• Just a one game example. Championship game. MLS 1.3 million. MLB 13 million. NFL 111 million. It’s not close. Yes everything is trending right for soccer but it’s worlds away right now.

  5. I’ve come more and more around to Pachy’s side on this. Over the years I think he’s worn me down. But I also believe he’s right. For example. Just imagine you have pro/rel. These small teams get local investment. They go out into their own communities searching for local soccer talent. Maybe some of them are smart and start to target Latin communities. You start by integrating the children. Parents get involved. You have just increased your fan base by three. Not including any siblings, Aunts/Uncles, cousins. Extrapolate this. Hundreds of thousands of times over. If you give people an avenue to fulfill their dreams, they will come. Pro/rel in and of it’s nature is inclusive. MLS by design is exclusive, and getting more and more so by the year.

    • Or you just have a completely free for all system that tons of teams go bankrupt and the ones with the richest owners control everything anyway? I honestly do want pro/rel because it is such a cool idea, I think it’s romanticized too much as a silver bullet though. At this point I’m still just happy to have a stable soccer league in America.

      • You have financial fair play rules to guard against teams spending beyond their means. Doesn’t mean teams can’t get themselves into trouble, but those rules make sure it’s not common place.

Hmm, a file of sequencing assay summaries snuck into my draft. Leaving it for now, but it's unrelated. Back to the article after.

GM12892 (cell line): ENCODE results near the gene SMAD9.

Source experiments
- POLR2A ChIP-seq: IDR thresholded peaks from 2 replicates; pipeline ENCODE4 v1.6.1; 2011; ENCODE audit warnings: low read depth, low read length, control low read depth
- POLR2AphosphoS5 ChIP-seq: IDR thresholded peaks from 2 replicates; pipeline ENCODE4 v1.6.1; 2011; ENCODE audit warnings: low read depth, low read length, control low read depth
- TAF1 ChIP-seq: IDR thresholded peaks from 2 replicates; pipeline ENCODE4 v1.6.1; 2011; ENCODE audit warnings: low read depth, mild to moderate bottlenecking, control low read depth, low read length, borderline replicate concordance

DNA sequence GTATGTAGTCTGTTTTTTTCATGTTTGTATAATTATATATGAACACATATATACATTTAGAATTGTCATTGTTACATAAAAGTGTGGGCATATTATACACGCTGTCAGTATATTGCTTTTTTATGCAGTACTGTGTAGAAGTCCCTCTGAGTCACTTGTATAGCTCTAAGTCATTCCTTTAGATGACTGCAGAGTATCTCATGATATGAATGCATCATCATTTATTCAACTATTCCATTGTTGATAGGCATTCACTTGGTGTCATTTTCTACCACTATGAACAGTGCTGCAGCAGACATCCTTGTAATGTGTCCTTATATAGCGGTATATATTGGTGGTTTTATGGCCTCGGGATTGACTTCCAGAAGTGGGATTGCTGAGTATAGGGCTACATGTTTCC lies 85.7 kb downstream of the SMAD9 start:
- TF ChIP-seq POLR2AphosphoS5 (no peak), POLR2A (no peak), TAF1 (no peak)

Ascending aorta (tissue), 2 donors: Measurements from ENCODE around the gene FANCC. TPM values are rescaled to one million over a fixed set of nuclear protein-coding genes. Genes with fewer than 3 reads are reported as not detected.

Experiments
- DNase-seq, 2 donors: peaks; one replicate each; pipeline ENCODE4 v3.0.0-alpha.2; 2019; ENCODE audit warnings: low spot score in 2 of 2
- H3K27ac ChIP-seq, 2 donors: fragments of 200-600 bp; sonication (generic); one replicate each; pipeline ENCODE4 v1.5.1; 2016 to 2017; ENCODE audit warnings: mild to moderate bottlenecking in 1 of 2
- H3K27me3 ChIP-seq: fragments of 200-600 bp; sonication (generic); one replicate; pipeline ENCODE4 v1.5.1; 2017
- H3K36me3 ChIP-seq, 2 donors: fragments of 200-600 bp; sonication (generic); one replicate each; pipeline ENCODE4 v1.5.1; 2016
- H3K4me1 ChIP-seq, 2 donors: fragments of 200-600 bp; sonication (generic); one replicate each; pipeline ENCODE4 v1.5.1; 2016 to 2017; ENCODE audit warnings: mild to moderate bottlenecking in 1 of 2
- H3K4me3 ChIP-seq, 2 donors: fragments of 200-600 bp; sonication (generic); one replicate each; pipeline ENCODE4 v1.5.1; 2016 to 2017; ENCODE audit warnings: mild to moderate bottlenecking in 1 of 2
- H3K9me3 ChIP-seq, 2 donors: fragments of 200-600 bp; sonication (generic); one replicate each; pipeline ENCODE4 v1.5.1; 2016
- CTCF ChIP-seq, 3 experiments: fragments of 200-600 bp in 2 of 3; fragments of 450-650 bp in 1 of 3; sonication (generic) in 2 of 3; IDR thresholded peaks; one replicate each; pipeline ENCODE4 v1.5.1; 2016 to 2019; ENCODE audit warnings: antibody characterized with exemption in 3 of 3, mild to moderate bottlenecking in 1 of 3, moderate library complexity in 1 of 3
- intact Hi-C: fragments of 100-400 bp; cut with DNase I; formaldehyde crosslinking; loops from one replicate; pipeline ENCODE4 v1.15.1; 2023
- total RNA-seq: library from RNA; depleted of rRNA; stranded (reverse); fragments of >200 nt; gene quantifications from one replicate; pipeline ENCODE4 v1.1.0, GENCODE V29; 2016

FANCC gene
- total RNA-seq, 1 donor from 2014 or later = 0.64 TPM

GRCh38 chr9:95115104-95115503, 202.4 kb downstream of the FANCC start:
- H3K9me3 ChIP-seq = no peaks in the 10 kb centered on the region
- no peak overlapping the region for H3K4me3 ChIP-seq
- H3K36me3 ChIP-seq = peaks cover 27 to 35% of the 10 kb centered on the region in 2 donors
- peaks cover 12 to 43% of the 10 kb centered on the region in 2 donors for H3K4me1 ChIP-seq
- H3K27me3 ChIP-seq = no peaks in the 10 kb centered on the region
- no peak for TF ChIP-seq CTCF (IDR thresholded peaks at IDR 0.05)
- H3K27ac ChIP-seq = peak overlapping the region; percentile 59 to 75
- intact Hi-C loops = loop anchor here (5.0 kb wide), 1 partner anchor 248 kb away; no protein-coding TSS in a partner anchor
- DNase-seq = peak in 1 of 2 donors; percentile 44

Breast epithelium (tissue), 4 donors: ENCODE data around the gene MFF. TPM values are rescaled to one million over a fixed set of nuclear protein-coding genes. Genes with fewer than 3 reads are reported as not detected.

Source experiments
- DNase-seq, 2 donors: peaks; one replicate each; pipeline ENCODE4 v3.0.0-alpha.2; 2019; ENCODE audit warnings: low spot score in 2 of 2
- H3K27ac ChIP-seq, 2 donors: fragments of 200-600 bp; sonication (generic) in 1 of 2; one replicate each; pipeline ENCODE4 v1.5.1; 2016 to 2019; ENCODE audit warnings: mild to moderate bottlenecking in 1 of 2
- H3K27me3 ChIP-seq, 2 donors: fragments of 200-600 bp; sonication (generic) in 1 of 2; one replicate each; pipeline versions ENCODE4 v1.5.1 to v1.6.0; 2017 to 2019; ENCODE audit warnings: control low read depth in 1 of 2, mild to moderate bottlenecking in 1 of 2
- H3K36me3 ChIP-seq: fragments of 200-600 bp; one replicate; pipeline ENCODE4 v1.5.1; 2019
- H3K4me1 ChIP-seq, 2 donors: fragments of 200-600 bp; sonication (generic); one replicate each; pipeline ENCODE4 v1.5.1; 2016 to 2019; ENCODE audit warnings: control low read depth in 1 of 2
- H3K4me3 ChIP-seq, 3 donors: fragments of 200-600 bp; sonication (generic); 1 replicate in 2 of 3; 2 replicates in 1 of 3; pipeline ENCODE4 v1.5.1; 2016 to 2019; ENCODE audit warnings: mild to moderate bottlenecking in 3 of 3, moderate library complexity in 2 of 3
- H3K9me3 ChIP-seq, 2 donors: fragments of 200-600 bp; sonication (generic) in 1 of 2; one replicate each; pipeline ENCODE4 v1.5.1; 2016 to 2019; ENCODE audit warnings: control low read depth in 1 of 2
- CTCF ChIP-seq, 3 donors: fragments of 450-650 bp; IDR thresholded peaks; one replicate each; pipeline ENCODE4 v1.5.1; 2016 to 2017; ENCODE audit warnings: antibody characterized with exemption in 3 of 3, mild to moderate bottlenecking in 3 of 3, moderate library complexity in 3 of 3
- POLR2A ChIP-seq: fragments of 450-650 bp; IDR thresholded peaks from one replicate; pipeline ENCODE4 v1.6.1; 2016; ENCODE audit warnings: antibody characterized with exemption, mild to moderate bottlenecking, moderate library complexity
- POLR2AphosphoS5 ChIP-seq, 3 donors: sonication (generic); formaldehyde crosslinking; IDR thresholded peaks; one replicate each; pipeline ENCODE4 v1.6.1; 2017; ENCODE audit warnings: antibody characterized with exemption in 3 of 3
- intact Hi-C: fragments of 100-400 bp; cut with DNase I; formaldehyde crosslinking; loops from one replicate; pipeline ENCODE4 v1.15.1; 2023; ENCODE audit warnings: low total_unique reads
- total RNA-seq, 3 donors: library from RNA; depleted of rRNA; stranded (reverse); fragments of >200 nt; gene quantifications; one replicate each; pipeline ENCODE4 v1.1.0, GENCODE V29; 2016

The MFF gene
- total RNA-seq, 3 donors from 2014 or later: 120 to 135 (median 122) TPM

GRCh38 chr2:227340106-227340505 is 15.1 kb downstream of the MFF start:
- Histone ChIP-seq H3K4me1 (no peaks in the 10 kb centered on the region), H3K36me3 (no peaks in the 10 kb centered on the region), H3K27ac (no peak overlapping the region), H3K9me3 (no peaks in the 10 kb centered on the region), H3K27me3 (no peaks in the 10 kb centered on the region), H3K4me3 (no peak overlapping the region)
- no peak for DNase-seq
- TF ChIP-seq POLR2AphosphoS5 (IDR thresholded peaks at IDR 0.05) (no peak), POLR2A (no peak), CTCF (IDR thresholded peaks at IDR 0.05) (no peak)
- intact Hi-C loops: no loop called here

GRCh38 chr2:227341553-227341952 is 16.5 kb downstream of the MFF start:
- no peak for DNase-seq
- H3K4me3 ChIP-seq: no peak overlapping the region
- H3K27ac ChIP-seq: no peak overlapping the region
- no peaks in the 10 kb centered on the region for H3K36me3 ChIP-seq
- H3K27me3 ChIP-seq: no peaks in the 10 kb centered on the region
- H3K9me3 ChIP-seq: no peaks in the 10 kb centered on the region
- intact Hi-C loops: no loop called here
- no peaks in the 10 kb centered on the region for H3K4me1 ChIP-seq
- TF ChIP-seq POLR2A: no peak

I think Pro/Rel comes to a head in this country when (if?) MLS decides it’s time to stop expanding. There are a lot of USL teams right now that have future entry to MLS as part of their business plan. What will those owners and investors on the outside looking in do when the door closes?

      • Well yes you will have teams go bankrupt. Forgive me the, ah duh. There will be others that survive. We have a free economy, that’s the way it works. Teams/organizations that do it right, will succeed. Those that don’t, won’t. It’s not like it doesn’t happen across the world. How many South American teams are always fighting with their players because they don’t pay them? How is it any different than any other business endeavor? Restaurants fail everyday, but you don’t see people giving up on them. I used to live in Collegeville. It has two restaurants, one on each side of the Perkiomen river, and each one has flooded, multiple times. Every couple years, someone buys them, tries to make a go, they hang on for a few years, and both fail after awhile. Due to flood, or losing money. The One has been remodeled countless times, and is in the process of being done again. So who is stopping this folly? Shouldn’t it be stopped? Why should their dreams be crushed by common sense? It’s a free market.
        .
        Is it cause or effect? Does having no ability to climb ranks cause low attendance for lower division clubs? Or are the low attendance numbers making pro/rel not possible? I’d say the odds are better that it’s the prior.

      • Yeah, but it’s still just going to be the richest teams controlling everything. I guess that fits America though, the illusion that the little guy has a chance.

      • Is that not the PL, La Liga, Bundesliga…should I go on? How much of an anomaly was Leicester? 5000 to 1 odds right? Impossible? Happened. It will all find it’s balance.
        .
        There will be good. There will be bad. There will be mediocrity. As in all things. It’s just has to be accepted.

      • True. Leicester’s owner is worth almost 5 billion though.

      • Pete Mazzaccaro says:

        The richest teams already do control (almost) everything. In a league with a playoff system, spending the most money might not guarantee the title, but it certainly guarantees a better chance.